As far as tabs go, it's kind of been one of Firefox's main features since it was released. I never saw the point of them back in the day, but everyone wanted them. These days, I do like having tabs. Keeping all the web stuff in one window is nice.
  • Geez, this update is worse than I thought.

  • If DNS over HTTPS bothers you, turn it off. It's a setting. It wasn't even enabled in my firefox after doing the update, so they clearly aren't actually forcing it on you. As long as they let you choose the provider which includes a custom option, then I don't really care if it's a feature or not.

    Now, if they do DNS over HTTPS with no way to turn it off or change the provider... then that's a problem.


  • I've never really cared what my browser looks like, to me they are mostly the same, and I'm fine with that.

    And I'm sure browsers will be fundamentally the same for the foreseeable future, and honestly, I don't think all that many people really care. Web browsers are like cars: sure, they may be different from each other, but they all do the same thing.
  • Usually whenever they change the UI, I'm annoyed by it for a bit, but then I get used to it. It only really pisses me off when it messes with my muscle memory.
  • The DoH tech by itself does not seem like the worst idea, but the problem is how Firefox is using this to redirect everyone's DNS traffic away from their ISP and hand it over to cloudflare. Ideally DoH should be provided by one's ISP - they already know and control where your traffic is going so if you can't trust them, then there is already a serious problem. I am aware of some ISPs who are not really trustworthy in this regard.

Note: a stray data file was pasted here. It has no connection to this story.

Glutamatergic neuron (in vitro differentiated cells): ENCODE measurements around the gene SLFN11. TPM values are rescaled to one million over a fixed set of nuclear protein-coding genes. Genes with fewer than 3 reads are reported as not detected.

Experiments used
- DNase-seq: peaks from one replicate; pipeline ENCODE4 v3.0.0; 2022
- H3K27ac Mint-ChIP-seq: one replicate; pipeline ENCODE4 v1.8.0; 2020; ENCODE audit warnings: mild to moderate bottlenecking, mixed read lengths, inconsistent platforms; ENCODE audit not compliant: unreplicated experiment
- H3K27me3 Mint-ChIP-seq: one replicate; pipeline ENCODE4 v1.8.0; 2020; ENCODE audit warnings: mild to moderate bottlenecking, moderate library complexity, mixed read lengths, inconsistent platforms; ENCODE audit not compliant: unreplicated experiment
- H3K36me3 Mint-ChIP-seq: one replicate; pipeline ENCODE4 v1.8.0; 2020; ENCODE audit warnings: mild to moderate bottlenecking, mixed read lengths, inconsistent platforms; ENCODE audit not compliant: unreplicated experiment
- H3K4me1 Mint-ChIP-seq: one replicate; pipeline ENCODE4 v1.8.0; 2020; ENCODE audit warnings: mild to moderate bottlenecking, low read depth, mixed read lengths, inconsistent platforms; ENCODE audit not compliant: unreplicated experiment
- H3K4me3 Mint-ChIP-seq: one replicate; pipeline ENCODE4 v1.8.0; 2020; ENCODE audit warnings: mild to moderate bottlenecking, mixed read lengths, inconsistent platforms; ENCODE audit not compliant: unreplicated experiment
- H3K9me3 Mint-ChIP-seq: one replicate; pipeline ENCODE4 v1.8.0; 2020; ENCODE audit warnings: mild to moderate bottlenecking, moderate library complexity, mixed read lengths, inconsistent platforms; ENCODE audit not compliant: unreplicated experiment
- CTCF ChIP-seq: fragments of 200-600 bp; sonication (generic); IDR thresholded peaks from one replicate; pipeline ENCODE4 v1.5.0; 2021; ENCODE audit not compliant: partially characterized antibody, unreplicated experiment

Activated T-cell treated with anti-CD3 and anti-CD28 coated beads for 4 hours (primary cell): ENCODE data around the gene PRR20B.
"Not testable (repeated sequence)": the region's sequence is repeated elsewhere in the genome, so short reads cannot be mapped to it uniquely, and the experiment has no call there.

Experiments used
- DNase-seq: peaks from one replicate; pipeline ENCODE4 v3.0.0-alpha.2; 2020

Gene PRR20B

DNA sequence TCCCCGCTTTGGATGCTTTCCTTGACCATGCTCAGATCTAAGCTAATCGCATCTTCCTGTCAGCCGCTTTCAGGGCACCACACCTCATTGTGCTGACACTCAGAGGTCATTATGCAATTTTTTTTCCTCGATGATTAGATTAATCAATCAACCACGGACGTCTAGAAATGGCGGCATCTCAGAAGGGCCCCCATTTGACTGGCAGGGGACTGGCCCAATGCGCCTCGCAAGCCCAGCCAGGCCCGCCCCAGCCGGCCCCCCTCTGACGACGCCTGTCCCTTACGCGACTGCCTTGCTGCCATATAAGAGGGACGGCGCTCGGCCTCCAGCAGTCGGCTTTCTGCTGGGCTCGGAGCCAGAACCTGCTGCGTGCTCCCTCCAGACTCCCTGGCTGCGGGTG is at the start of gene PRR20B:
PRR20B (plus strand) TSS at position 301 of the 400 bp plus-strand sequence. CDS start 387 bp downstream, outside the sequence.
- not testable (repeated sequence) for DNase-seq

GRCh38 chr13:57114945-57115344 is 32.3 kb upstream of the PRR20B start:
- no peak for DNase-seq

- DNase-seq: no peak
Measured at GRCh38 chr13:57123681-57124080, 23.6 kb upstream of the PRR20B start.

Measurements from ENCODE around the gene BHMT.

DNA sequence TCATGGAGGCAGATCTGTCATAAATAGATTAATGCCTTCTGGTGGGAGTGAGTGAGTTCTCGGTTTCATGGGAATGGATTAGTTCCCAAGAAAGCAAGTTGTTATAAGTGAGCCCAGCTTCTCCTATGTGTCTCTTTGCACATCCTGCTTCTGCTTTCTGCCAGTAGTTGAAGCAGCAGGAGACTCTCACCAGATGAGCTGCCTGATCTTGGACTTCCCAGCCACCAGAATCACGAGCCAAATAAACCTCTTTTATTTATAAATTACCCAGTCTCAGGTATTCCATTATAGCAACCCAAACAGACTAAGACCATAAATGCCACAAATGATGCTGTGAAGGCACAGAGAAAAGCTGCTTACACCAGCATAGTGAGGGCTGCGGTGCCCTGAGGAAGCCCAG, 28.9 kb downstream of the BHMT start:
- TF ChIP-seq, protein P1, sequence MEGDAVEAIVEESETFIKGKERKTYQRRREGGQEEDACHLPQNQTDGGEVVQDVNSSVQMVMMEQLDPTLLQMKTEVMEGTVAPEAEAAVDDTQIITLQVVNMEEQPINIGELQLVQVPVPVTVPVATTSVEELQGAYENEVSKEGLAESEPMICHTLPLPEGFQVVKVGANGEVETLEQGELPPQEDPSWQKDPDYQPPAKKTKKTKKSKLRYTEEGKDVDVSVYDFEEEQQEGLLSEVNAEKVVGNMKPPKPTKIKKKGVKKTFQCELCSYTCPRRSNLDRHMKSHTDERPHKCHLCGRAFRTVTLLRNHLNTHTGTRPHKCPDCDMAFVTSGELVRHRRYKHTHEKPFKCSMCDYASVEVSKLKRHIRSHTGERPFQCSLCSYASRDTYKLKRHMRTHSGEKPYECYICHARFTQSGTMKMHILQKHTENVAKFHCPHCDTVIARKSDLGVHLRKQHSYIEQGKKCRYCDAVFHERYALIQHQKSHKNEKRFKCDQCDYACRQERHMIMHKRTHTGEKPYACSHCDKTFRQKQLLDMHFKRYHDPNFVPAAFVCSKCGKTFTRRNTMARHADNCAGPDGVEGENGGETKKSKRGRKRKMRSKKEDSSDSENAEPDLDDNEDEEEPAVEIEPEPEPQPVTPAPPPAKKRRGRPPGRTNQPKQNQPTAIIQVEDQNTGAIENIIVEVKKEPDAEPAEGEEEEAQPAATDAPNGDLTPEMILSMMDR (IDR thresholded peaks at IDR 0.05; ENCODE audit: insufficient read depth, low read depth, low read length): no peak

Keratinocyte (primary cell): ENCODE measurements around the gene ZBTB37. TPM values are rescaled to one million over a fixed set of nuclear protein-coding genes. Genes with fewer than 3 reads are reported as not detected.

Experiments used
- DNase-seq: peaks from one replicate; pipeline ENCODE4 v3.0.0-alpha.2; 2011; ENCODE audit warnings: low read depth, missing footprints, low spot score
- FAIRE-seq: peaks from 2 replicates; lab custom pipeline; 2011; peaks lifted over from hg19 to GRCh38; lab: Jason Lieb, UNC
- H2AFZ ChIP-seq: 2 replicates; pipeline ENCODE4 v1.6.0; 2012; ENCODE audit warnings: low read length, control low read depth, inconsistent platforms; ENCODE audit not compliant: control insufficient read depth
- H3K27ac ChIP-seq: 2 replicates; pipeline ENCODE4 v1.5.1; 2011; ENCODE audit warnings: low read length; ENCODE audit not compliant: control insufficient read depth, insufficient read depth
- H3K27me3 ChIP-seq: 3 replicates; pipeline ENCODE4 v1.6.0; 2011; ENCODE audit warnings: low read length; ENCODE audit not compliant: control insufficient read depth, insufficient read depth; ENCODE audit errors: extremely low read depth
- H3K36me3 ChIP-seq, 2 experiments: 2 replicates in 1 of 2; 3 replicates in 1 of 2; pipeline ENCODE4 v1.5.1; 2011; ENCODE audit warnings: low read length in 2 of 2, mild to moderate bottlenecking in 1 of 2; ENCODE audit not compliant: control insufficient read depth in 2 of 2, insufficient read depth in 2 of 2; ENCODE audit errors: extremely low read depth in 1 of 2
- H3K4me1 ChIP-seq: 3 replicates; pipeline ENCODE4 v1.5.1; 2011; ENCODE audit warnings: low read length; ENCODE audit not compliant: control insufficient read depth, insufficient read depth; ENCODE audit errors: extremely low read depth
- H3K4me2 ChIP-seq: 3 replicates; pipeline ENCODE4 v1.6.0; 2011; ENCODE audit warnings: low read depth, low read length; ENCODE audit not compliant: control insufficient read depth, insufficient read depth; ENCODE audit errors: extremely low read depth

I do understand why some people wanted tabs when they were put in to Firefox, the window management on some OSes didn't handle large numbers of windows very well. Mac wants people to do one thing at a time, and Linux can be all over the place. When Windows started grouping windows from the same application, that meant extra clicks. The problem gets to be that it forces me to waste space for tabs when I don't use them.

    Another big problem with changing UIs around is that it breaks documentation. A lot of users can only follow click-by-click instructions and when the instructions don't match, they can't do whatever they are doing. It used to be that UIs usually only changed with major revisions, and those could be prepared for well enough in advance. These days a developer in the marketing department presses a button and suddenly it is all different for everyone.
  • edited June 6
    I don't really understand the distrust in cloudflare. What are you people doing that it matters even slightly that cloudflare knows you resolved a domain? Assuming they can even determine it's you.
    My bigger problem with DNS over HTTP is that name resolution really should be a OS task, so implementation of this should be at the OS level.

    As for using the ISPs name servers, forget that. It's not a trust issue for me, but rather the fact that ISP name servers tend to be the slowest and they love to take over NX domains to show you ads. No thanks.